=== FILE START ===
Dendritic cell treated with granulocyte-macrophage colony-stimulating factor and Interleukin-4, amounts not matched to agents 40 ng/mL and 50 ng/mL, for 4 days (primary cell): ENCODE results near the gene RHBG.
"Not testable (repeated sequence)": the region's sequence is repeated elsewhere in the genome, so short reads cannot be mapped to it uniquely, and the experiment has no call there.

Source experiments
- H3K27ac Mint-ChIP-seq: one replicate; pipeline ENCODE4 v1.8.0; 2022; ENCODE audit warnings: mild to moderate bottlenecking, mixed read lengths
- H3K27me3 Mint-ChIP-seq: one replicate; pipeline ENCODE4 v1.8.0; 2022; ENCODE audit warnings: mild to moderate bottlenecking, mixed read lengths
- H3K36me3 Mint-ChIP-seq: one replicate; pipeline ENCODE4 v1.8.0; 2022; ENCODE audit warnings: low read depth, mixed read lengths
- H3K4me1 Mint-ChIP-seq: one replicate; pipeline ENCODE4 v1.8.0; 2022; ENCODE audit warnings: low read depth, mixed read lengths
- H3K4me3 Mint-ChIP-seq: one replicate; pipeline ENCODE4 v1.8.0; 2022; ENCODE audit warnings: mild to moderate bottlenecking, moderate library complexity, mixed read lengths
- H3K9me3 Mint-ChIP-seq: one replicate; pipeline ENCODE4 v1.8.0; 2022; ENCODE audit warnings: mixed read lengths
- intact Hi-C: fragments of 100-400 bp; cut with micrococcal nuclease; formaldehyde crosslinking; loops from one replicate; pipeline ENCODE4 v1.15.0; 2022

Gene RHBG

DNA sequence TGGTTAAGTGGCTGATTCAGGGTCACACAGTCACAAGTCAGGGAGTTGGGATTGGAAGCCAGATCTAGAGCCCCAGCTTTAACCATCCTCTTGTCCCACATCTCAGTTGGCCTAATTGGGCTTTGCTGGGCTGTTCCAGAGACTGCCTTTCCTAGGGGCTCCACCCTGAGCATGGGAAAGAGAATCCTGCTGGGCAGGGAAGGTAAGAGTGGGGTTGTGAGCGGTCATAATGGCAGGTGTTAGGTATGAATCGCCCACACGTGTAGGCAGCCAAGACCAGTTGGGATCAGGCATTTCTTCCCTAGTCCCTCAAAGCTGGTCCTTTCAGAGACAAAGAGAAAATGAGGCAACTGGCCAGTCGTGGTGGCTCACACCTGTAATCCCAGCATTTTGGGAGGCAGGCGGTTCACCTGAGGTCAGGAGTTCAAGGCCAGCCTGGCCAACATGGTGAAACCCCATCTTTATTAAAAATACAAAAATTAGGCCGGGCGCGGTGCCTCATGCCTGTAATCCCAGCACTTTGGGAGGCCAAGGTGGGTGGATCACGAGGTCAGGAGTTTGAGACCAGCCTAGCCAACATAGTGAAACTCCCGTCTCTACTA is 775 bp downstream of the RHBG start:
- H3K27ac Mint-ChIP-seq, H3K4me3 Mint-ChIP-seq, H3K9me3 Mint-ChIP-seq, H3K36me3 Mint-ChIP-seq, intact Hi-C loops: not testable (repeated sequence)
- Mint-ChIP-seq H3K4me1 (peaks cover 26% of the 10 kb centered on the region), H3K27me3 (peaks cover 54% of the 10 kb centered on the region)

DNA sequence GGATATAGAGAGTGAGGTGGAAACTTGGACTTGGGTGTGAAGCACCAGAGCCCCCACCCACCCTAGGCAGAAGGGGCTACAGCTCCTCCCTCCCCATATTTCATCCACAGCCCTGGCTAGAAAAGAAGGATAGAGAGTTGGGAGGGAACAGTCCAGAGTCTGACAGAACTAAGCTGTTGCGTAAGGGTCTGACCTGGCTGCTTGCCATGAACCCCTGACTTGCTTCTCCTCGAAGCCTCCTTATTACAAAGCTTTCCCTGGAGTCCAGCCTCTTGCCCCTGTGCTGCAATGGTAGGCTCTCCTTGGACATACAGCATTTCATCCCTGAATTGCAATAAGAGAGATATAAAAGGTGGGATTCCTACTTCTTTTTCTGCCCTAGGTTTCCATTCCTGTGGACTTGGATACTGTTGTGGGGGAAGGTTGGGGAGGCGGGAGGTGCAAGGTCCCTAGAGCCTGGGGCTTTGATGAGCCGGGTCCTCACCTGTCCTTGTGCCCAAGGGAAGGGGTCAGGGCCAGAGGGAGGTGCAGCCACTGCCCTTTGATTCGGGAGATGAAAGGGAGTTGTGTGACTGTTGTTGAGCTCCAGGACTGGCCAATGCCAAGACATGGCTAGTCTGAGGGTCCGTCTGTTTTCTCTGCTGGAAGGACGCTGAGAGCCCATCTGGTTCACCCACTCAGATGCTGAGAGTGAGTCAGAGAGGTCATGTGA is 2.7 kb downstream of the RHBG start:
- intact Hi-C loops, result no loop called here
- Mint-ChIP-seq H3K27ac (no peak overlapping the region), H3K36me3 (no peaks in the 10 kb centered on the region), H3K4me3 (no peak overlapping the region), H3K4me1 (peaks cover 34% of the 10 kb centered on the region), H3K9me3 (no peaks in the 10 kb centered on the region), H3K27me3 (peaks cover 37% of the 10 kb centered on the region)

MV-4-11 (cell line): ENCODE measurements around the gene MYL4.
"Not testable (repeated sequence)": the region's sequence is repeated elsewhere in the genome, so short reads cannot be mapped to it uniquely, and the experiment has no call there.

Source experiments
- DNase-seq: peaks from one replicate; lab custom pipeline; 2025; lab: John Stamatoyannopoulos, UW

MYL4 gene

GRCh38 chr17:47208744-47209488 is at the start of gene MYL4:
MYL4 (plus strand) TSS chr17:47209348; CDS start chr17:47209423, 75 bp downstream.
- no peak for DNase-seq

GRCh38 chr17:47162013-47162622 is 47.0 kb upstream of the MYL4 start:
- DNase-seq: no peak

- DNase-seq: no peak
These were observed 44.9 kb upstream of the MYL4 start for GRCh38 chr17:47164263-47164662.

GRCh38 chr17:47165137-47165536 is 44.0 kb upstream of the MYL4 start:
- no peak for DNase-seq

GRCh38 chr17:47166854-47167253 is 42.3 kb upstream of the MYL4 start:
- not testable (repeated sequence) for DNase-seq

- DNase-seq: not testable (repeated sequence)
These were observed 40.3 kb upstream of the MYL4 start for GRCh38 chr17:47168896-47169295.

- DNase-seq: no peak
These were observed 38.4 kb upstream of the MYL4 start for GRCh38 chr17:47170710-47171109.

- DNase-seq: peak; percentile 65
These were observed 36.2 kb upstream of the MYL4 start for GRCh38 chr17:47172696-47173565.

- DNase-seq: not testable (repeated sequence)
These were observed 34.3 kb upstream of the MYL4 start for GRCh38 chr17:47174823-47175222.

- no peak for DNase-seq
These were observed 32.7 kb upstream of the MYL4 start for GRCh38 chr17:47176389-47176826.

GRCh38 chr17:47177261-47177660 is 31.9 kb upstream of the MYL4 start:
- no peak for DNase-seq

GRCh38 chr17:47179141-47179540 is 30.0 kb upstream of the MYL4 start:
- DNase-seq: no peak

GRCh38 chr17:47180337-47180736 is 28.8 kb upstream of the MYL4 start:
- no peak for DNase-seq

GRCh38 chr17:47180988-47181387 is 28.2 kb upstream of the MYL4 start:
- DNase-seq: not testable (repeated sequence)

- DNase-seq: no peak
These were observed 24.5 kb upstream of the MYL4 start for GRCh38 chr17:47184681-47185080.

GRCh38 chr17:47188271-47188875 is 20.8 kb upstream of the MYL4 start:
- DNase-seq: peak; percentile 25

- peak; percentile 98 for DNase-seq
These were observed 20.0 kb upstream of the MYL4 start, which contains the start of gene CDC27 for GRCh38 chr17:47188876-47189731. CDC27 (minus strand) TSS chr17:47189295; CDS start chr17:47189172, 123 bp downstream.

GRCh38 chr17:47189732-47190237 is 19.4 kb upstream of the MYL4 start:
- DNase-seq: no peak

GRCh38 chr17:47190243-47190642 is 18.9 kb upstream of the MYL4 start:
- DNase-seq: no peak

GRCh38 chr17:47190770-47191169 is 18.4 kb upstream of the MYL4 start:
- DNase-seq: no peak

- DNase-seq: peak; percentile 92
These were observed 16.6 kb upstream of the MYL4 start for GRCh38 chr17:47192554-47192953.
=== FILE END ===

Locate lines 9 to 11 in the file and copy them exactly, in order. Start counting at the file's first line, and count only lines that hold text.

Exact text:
- H3K9me3 Mint-ChIP-seq: one replicate; pipeline ENCODE4 v1.8.0; 2022; ENCODE audit warnings: mixed read lengths
- intact Hi-C: fragments of 100-400 bp; cut with micrococcal nuclease; formaldehyde crosslinking; loops from one replicate; pipeline ENCODE4 v1.15.0; 2022

Gene RHBG